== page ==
Major Andrew White (ret) was the mouthpiece for Canstruct’s ANZAC Day address on Nauru Island this year. With a military background spanning the better part of two decades, Andrew empirically understands the significance of ANZAC Day commemoration, which he aptly communicated to those in attendance. In a speech that emphasised the sacrifice and unselfish devotion of ANZACs past and present, Andrew also took time to acknowledge the tragic wartime history of Nauru. Andrew was intent on delivering an address inclusive of, and relevant to, the Nauruans, that also served to inform all attendees of the largely untold experiences of the Nauru people during the Second World War. Some reminders of their wartime suffering can still be found within the island’s landscape today. The full transcription of Andrew’s speech can be found below.

 

Today marks the anniversary of the landing at Gallipoli 103 years ago. Like hundreds of thousands of people who gather at memorials around the world – we gather here in Nauru for one of the most significant events in our national calendar.

By your presence here this morning, I know in your hearts and your minds that today is both special and significant. This day is a permanent reminder – that the ANZACs, stood for their countries ideals, freedom and way of life. The ‘ANZAC’ is not a place, nor is it a campaign or a war. And it is certainly not a ceremony or a parade. For many, 1915 represents Australia’s birth as a nation – where we were defined by our character, way of life, and resilience in the face of adversity.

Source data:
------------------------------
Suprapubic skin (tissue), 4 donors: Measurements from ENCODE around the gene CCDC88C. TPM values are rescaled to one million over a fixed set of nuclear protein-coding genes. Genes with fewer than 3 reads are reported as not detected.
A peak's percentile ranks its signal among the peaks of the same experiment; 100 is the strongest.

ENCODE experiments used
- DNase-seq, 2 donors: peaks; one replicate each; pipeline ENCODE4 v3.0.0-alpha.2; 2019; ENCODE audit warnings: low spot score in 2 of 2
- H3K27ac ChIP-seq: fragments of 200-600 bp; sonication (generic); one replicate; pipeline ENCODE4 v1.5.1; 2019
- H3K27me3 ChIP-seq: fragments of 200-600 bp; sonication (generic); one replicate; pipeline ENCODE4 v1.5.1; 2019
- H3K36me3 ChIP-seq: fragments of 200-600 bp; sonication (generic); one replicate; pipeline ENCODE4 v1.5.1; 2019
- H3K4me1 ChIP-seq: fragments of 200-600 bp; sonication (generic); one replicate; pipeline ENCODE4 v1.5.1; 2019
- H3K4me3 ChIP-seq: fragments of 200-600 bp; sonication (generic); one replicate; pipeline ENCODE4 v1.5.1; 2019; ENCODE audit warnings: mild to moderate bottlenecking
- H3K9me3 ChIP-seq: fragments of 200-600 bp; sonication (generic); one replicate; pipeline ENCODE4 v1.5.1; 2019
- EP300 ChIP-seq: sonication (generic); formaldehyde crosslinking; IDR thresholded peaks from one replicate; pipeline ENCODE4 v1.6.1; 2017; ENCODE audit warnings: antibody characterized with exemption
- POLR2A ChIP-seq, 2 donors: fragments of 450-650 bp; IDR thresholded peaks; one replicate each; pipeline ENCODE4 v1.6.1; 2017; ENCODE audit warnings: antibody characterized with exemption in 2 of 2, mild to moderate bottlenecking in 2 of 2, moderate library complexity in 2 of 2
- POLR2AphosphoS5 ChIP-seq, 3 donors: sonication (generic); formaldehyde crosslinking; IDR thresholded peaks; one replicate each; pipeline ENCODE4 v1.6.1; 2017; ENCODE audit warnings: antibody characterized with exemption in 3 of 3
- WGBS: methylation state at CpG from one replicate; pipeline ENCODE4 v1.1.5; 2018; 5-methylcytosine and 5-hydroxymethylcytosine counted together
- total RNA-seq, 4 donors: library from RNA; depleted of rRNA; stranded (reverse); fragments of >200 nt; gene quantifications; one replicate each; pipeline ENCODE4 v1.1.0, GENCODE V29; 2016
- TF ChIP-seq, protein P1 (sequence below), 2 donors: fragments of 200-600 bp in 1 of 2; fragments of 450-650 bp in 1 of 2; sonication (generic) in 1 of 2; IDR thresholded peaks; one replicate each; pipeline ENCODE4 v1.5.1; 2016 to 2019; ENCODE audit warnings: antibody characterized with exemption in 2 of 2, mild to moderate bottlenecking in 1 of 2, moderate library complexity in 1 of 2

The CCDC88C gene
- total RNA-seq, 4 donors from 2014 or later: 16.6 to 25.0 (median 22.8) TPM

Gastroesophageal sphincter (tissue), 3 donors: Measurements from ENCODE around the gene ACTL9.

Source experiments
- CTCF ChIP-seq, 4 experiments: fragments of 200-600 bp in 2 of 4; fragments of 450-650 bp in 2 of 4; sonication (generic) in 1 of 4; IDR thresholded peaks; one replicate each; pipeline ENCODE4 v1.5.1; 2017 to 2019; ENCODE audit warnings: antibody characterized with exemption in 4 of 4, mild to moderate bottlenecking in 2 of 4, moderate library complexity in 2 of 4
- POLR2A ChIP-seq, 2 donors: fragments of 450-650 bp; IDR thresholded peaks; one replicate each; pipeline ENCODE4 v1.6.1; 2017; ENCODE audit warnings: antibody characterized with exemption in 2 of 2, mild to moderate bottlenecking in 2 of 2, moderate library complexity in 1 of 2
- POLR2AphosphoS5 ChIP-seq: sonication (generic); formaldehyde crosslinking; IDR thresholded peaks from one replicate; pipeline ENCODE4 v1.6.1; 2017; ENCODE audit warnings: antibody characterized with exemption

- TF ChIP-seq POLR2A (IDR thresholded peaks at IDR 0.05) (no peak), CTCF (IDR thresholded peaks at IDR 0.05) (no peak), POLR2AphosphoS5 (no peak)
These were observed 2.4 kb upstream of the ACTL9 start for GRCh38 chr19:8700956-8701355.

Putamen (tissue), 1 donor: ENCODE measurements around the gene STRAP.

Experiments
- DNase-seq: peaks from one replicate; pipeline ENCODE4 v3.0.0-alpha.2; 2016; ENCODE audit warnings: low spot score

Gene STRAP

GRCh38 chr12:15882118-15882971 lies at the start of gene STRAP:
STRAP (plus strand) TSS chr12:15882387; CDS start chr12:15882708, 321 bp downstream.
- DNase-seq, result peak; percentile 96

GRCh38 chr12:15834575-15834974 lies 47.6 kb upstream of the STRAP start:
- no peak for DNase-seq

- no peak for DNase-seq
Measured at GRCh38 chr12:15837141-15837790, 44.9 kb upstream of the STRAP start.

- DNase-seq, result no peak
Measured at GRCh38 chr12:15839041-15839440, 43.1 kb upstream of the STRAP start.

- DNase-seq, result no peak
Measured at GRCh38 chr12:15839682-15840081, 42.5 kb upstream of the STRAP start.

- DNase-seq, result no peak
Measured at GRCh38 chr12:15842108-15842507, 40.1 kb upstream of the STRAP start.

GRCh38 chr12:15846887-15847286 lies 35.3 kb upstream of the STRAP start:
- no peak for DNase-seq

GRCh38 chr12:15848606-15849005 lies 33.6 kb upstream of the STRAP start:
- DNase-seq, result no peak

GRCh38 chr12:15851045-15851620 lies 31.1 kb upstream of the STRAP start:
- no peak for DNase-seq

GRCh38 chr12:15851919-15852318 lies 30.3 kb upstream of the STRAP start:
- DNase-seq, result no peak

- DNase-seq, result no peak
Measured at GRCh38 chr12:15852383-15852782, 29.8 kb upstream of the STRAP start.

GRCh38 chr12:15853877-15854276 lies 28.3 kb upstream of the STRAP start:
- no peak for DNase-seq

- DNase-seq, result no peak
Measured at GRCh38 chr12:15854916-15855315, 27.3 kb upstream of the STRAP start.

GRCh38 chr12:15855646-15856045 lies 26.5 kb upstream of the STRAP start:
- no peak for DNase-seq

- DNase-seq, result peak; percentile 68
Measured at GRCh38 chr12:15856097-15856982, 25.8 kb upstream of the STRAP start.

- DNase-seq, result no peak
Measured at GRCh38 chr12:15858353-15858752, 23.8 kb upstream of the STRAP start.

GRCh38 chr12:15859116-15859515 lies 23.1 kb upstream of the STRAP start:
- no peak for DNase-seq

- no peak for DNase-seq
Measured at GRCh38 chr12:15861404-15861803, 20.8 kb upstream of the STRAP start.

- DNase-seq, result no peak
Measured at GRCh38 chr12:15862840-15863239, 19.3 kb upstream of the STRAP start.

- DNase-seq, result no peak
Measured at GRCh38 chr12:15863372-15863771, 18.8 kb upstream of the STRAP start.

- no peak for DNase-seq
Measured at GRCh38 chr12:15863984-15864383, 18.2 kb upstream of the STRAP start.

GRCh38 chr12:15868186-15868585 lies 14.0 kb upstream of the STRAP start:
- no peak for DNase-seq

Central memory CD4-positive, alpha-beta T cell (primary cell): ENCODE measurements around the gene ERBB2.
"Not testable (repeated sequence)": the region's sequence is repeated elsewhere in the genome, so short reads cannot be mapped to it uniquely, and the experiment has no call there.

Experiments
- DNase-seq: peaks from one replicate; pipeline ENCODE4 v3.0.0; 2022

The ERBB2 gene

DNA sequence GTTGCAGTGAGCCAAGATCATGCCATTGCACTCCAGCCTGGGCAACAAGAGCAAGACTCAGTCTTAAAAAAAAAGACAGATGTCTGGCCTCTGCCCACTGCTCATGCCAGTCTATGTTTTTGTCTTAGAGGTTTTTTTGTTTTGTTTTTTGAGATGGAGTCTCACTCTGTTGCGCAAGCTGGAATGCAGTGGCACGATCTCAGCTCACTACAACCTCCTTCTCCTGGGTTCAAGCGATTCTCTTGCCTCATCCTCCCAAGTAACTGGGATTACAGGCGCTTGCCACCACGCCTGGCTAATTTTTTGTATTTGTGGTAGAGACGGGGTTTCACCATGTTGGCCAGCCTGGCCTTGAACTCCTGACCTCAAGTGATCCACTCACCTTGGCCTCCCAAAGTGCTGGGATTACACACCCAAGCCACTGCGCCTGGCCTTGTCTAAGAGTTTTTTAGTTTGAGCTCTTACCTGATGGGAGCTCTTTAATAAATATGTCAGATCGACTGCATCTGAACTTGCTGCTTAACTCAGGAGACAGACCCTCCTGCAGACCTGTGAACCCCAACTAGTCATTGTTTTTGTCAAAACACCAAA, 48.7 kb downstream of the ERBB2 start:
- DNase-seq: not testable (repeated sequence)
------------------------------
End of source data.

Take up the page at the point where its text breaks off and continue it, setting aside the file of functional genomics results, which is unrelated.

The term ANZAC comes from the words Australian and New Zealand Army Corps. In the modern day I believe the term ANZAC has transcended the physical meaning to be something more spiritual – an inspiration that embodies the qualities of courage, discipline, sacrifice, self-reliance and in Australian terms, that of mateship and a fair go.

Gallipoli lasted eight and a half months. In that time 7,600 Australians and 2,500 New Zealanders were killed; and a further 24,000 were wounded.
Today, it would be remiss of me not to also acknowledge the loss and sacrifice of the Nauruan people as a result of war and hardship.

It is well documented that the Japanese troops occupied Nauru in 1942 during WW2. The Nauruans were poorly treated by the occupying forces and on one occasion 39 leprosy sufferers were loaded onto boats, towed out to sea, and sunk. In 1943 the Japanese deported 1,200 Nauruans to work as labourers in the Chuuk islands. Nauru was finally set free from the Japanese in 1945, and in 1946 those Nauruans sent to Chuuk were returned to Nauru. Sadly only 737 survived Japanese captivity. The remanence of this war still remains visible and scattered across this island and is a reminder of a time when Nauruans also made significant sacrifices for freedom and happiness.

We should not glorify war but we should recognise the sacrifice, commitment and unselfish devotion by those men and women who have served so bravely for their countries. And in many cases knowingly would have understood their fate. We pause today to acknowledge all current and former members of our defence forces – the men and women who represent our country on a daily basis. No Aussie or Kiwi is left untouched when a member of our defence force is injured or killed in action or as part of their duties. It is difficult to comprehend the grief associated with the loss at war. Let us also ensure that we remember the families that endure these losses.

Future generations also need to be reminded that happiness and freedom has a price. For surely if happiness is the product of freedom, then freedom is the reward of courage. We should be grateful to those that have helped preserve our nations and our way of life through their sacrifice. In doing so, we keep bright the memory of those lives. It is in the remembrance of these things that communities across the world come together on this day.

Lest We Forget